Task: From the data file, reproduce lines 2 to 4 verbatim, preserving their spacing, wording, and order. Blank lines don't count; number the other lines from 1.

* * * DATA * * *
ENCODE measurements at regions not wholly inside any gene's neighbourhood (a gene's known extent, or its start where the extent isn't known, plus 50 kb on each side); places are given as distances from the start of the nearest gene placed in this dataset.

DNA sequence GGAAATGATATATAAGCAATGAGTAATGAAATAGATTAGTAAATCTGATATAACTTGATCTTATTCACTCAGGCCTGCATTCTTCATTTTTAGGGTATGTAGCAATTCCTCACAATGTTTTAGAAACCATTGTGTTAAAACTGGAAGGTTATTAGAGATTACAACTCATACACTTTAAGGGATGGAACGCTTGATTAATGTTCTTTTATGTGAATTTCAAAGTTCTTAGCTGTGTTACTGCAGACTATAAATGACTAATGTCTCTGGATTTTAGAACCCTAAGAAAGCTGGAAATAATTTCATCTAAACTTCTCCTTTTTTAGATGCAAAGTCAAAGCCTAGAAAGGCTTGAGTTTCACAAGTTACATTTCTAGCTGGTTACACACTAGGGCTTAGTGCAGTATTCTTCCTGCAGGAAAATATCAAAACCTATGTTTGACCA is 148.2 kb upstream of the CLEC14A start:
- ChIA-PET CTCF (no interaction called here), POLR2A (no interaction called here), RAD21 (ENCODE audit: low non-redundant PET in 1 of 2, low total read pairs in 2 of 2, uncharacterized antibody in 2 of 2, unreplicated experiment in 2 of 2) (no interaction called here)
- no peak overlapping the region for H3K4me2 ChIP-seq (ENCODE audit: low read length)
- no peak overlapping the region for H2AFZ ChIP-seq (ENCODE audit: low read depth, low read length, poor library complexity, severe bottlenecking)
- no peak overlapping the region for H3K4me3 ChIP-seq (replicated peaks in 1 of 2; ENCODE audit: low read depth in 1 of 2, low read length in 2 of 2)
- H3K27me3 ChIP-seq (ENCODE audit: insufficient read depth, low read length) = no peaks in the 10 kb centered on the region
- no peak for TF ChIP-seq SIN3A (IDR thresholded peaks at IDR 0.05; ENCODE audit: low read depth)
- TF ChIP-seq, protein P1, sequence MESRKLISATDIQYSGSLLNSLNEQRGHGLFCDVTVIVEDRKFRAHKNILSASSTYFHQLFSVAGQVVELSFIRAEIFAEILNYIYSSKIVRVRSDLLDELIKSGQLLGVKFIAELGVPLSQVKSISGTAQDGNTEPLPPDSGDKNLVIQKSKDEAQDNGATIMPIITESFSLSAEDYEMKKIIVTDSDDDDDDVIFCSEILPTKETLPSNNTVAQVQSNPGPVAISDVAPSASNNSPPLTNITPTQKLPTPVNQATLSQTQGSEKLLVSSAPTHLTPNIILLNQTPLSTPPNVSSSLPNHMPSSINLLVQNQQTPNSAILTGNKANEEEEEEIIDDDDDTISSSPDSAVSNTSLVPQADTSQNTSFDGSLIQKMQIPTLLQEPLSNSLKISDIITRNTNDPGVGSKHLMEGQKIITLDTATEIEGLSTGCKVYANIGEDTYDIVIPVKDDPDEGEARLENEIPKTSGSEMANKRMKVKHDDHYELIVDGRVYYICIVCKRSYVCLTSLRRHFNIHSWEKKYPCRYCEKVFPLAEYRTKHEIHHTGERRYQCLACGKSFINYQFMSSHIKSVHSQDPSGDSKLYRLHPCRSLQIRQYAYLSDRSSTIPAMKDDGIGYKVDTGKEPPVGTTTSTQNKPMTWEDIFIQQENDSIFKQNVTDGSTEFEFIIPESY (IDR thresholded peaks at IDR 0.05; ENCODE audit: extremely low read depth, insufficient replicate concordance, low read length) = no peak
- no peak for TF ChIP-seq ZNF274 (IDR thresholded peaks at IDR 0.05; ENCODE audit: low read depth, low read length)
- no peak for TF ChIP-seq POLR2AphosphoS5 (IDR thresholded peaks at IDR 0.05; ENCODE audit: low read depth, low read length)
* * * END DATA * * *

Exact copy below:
DNA sequence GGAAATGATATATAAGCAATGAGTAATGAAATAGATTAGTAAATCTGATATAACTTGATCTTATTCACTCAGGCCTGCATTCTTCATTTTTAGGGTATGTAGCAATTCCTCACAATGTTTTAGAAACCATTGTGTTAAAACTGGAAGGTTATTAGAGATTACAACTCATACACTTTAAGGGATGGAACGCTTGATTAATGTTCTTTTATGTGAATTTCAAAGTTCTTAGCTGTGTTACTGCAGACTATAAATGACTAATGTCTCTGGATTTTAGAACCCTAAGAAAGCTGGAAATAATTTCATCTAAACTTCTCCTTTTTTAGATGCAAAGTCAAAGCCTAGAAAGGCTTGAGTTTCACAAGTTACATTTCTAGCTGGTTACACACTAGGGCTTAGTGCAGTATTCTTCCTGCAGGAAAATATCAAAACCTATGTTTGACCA is 148.2 kb upstream of the CLEC14A start:
- ChIA-PET CTCF (no interaction called here), POLR2A (no interaction called here), RAD21 (ENCODE audit: low non-redundant PET in 1 of 2, low total read pairs in 2 of 2, uncharacterized antibody in 2 of 2, unreplicated experiment in 2 of 2) (no interaction called here)
- no peak overlapping the region for H3K4me2 ChIP-seq (ENCODE audit: low read length)